Jakarta | 2022 was a year when I reached my rock bottom, but it was also a year of pivot and healing. There are a few things I learnt, the first one was learning to be honest to myself. Be honest of what we truly want in life.
Earlier this year, I decided to leave my job and Hong Kong without any solid plans in mind. Some managers were trying to help me for my next move, yet I failed to articulate what I wanted. They told me somewhere along the line, “I want to help you but you need to tell me what you want.”
Coming from not only one, but several managers, this eventually got me thinking —
Why is it so hard for me, someone who’s very decisive in my day-to-day life, struggle to decide what she wants for her career?!
I learnt, through the hard way, I have this bad habit of keeping all the options open. My former manager called this “delayed decision making.” I soon realised that I had been doing this for every major decision in my life, including university and major choice.
I thought I was being careful and strategic of my move by talking to people that I look up to, writing down the pro and cons of each option, and doing some research — which is highly recommended when you’re deciding major decision.
But my problem is not about not knowing what I want. Most often, I know what I want yet I was afraid of failure and rejection
I was afraid to be held accountable of my decision. I was afraid of people questioning my decision so I took the longest time to rational each option while delaying making the decision itself.
While I know I’m not rushing into anything, sometimes our decision will impact other people. Being indecisive can come with a cost. It cost me my career in previous job because I was too indecisive which team I wanted to be in at the expense of the trust from both managers.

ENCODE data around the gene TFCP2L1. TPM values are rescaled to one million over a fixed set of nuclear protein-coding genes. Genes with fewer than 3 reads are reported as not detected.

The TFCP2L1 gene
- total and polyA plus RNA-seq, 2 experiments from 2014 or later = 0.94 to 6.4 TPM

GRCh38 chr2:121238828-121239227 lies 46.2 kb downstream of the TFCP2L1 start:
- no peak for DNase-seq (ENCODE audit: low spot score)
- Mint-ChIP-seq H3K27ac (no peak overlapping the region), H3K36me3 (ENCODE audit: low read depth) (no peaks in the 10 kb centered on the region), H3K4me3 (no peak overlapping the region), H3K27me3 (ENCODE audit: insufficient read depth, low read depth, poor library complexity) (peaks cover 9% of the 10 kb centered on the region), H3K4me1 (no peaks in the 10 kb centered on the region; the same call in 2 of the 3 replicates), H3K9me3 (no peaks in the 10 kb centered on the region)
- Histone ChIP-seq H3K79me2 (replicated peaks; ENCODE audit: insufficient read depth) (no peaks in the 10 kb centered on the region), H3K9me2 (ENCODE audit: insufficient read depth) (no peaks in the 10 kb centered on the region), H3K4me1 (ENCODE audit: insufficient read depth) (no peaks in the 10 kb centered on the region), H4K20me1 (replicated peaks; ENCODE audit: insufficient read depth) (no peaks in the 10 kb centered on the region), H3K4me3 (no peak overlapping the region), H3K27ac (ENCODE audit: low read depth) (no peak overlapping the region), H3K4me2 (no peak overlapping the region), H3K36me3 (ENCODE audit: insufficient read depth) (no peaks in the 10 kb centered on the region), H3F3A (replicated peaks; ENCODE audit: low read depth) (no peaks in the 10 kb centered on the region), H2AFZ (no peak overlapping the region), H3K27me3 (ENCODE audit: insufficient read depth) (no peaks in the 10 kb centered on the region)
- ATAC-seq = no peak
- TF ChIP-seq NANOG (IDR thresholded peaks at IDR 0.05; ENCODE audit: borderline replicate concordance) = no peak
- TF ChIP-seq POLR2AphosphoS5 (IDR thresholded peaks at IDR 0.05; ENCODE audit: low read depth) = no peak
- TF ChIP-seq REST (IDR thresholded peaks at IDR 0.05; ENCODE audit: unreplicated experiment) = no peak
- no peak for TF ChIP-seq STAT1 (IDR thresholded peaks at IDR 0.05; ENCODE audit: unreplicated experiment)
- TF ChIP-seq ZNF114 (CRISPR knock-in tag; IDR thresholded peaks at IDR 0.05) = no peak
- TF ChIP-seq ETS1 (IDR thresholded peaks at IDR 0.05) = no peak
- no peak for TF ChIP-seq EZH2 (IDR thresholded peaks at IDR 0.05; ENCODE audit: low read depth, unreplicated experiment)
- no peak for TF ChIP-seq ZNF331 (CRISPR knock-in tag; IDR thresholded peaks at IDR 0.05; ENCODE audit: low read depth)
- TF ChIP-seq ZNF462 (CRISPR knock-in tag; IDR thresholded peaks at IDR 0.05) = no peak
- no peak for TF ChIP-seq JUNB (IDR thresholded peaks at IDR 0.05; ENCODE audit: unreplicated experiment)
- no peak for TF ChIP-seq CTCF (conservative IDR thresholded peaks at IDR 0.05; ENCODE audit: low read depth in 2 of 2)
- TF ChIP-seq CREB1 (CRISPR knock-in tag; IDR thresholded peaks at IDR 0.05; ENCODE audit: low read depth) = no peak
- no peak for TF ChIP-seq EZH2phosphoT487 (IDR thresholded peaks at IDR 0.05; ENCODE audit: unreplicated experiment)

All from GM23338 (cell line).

No, I’m not going to repeat the same mistake.. again.
So, I took the time write down the criteria of my next move as honest as possible while putting away my fear of rejection and people’s expectations. Guess what? My heart feels much much much lighter. The answer? It was nothing new at all. It was something I wanted all along but was too afraid afraid to articulate.
“What we fear doing most is usually what we most need to do”Tim Ferris
Now, that I had more clarity, I could focus my limited energy on that particular goal. And to my surprise, people started to open the doors for me. My parents stop haunted me everyday questioning my next steps. My managers connected me with a handful of people that could help. My friends told me all the information that could be beneficial for me.
Being honest with myself doesn’t not guarantee success. The roads ahead are filled with uncertainties, rejections, confusion that I have to deal with. But it is the needed first step to begin the journey, otherwise I would’ve stuck.
“Action may not always bring happiness, but there is no happiness without action.”Benjamin Disraeli, former British Prime Minister
Living in a collectivism society, like Indonesia, and in today’s social media era, it’s easy to be driven by others’ expectation and comparison. But, it’s our life, not theirs. Try to spend time only with yourself to answer these questions — if <insert one thing you most fear of> is not an issue, what would you be doing right now? It could be money, parent’s expectation, losing of reputation..
Further reading suggestions:
- Fear setting exercise https://tim.blog/2017/05/15/fear-setting/amp/
- What to consider in making career decisions https://nategunawan.substack.com/p/8-mental-models-for-making-the-right
Trying to be more decisive,